Safe Online Shopping for the Holidays and Beyond

Safe Online Shopping for the Holidays and Beyond article image.

This holiday shopping season might be the first time you'll be able to complete all your purchases without driving around the mall parking lot in despair or even changing out of your pajamas. An Experian survey projects that the average American consumer will spend $775 on holiday gifts this year, a 17% increase from last year. And with the pandemic causing a major shift in behavior, 62% of those we surveyed plan to shop more online compared with last year.

But there's one holiday tradition virtual shopping can't erase: the threat of identity theft and fraud. For many shoppers, that threat is more acute this year: 57% of consumers feel the risk of identity theft is greater this year due to the pandemic, according to an Experian survey. The holiday season brings more transactions and distractions, increasing the likelihood that your personal information will be hacked. That could result in account takeovers, fraudulent activity and full-on identity fraud. Although you can't eliminate this threat altogether, you can improve your chances of thwarting fraudsters by being extra mindful of security. Following a handful of safe holiday shopping tips can help prevent the disruption and hassle fraud tends to cause.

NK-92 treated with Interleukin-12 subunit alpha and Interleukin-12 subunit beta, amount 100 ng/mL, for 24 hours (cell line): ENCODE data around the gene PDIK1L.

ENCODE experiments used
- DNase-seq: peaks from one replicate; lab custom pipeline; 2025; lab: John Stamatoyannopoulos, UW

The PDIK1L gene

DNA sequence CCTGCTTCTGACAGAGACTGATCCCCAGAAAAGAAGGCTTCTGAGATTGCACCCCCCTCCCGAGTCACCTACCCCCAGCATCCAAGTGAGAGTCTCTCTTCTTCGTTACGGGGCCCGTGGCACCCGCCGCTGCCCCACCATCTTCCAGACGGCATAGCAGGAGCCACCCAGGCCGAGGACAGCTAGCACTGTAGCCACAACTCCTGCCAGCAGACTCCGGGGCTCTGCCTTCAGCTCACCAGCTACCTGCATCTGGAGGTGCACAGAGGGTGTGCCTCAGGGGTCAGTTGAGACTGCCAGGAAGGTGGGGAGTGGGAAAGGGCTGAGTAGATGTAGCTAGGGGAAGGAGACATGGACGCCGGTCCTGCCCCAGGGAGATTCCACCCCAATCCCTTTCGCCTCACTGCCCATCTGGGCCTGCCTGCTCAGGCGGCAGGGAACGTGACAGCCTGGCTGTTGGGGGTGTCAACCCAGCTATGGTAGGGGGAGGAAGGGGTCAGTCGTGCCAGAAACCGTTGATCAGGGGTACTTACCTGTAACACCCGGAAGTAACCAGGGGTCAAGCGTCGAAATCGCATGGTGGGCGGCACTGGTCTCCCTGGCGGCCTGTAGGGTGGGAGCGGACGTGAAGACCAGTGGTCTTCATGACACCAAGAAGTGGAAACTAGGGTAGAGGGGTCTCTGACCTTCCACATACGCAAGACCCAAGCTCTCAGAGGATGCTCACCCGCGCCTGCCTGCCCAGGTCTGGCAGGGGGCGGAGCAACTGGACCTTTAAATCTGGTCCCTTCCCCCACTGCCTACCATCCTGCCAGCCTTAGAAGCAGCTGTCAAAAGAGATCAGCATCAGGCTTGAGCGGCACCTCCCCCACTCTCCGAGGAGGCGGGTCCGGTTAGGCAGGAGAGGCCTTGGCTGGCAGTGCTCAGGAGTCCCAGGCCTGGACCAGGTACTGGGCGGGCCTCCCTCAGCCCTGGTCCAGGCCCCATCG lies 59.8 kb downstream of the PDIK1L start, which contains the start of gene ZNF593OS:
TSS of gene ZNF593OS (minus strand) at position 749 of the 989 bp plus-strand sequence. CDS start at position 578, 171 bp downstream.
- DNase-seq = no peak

Protect Your Information

Identity theft happens when thieves steal your personal information, which could include your Social Security number; information associated with your credit card, online accounts or bank account information; and passwords or PINs.

Often, con artists get hold of someone's personal information by posing as a legitimate merchant, intercepting a legitimate transaction in progress or pilfering data long after you've made your purchase. The less information you give up when completing a transaction, the less vulnerable you are if a retailer or online seller is hacked. Consider doing the following to reduce your exposure:

  • Use Apple Pay, Google Pay or another digital wallet instead of your card. Digital wallets use an encryption system that replaces your card information with a one-time digital "token" when you make a transaction. You don't have to fully understand the technology—just know that the merchant never sees your card number and, if your payment data were ever breached, it would be useless.
  • Use a virtual private network (VPN). These work on your mobile phone and home computer to encrypt your online activity and ensure your information and transactions stay private.
  • Don't shop on public Wi-Fi. Although a VPN can help obscure your information, it's a good year-round practice to avoid any type of transaction that could disclose your personal information while using public Wi-Fi.
  • Don't store your card information online. Fraudsters will have less key information to access in the event of a data breach. When a merchant asks if you'd like to save your payment information for future purchases, think about saying know.